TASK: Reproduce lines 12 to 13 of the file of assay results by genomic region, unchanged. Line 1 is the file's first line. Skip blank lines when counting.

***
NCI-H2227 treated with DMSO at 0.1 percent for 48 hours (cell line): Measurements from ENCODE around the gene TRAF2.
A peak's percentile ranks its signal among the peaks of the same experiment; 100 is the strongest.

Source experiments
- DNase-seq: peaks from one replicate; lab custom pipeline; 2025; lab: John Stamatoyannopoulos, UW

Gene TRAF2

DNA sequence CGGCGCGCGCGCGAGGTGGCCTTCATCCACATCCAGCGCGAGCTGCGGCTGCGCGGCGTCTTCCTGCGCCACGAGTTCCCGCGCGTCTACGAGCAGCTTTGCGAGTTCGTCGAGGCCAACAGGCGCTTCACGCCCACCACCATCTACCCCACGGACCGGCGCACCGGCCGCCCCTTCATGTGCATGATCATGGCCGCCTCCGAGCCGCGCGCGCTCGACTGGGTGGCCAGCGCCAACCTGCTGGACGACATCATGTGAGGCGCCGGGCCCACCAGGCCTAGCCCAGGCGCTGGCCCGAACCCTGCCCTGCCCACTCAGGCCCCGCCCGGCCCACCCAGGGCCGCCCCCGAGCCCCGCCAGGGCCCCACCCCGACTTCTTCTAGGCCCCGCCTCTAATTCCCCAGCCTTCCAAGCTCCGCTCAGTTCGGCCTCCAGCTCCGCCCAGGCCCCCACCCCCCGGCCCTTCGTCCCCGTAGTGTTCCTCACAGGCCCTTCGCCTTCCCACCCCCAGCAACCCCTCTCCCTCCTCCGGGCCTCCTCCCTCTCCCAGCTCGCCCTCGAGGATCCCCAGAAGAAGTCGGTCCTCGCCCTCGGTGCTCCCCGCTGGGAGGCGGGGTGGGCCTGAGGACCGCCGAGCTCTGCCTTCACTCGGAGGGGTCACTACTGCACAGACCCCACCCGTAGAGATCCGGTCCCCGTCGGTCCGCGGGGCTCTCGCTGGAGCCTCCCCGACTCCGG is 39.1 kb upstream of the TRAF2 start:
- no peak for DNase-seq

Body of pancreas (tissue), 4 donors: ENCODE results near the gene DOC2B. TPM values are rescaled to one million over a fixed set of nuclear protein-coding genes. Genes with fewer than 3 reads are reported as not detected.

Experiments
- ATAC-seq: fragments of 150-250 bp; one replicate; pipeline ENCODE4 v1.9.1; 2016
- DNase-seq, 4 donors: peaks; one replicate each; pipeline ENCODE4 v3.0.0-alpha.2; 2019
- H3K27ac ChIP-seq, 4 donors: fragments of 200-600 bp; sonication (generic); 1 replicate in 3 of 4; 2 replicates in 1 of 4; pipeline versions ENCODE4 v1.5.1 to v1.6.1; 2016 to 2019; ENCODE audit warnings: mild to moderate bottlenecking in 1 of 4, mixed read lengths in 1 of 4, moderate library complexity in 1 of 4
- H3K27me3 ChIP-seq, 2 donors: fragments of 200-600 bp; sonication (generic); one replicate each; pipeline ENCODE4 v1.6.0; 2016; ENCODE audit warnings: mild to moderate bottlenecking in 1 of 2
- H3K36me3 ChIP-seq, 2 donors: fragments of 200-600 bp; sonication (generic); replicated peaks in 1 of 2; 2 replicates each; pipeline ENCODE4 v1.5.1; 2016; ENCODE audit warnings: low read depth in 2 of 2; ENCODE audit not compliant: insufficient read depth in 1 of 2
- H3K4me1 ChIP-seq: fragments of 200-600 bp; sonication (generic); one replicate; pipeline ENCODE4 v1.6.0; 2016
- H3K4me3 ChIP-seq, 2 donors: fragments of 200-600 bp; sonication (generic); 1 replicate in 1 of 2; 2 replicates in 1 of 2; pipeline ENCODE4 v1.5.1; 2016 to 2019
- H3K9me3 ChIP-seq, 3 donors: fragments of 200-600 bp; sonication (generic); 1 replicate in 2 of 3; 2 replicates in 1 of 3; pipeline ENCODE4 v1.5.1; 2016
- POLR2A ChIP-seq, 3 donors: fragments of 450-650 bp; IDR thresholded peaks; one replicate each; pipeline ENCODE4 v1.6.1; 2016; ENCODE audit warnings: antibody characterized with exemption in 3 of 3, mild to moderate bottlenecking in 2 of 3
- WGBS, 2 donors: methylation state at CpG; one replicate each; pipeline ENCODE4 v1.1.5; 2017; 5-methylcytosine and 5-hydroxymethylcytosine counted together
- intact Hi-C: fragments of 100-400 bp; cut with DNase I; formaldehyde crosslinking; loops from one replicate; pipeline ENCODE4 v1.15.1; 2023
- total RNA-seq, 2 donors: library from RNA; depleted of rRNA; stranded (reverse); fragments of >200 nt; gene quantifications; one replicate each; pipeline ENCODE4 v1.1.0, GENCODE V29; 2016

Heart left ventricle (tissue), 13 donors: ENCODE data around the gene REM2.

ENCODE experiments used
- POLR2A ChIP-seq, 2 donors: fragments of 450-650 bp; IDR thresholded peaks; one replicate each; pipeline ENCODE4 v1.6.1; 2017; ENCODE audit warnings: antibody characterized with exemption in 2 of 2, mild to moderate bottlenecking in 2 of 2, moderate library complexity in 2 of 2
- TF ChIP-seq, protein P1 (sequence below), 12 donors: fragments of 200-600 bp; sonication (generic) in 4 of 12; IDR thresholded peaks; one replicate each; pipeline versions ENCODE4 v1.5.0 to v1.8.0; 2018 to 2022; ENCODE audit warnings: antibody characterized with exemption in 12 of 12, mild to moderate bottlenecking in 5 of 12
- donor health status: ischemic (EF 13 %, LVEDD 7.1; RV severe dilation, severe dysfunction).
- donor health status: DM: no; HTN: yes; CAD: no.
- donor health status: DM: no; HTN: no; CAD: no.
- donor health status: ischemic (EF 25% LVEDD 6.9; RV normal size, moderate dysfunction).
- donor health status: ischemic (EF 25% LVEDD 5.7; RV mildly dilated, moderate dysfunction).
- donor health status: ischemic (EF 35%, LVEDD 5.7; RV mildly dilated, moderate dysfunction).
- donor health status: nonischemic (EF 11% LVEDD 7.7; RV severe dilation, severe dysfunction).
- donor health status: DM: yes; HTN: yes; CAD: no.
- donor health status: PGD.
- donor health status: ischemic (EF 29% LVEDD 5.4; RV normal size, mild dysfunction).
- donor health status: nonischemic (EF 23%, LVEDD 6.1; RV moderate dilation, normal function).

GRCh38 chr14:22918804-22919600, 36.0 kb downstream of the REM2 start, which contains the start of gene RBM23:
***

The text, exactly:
- H3K27ac ChIP-seq, 4 donors: fragments of 200-600 bp; sonication (generic); 1 replicate in 3 of 4; 2 replicates in 1 of 4; pipeline versions ENCODE4 v1.5.1 to v1.6.1; 2016 to 2019; ENCODE audit warnings: mild to moderate bottlenecking in 1 of 4, mixed read lengths in 1 of 4, moderate library complexity in 1 of 4
- H3K27me3 ChIP-seq, 2 donors: fragments of 200-600 bp; sonication (generic); one replicate each; pipeline ENCODE4 v1.6.0; 2016; ENCODE audit warnings: mild to moderate bottlenecking in 1 of 2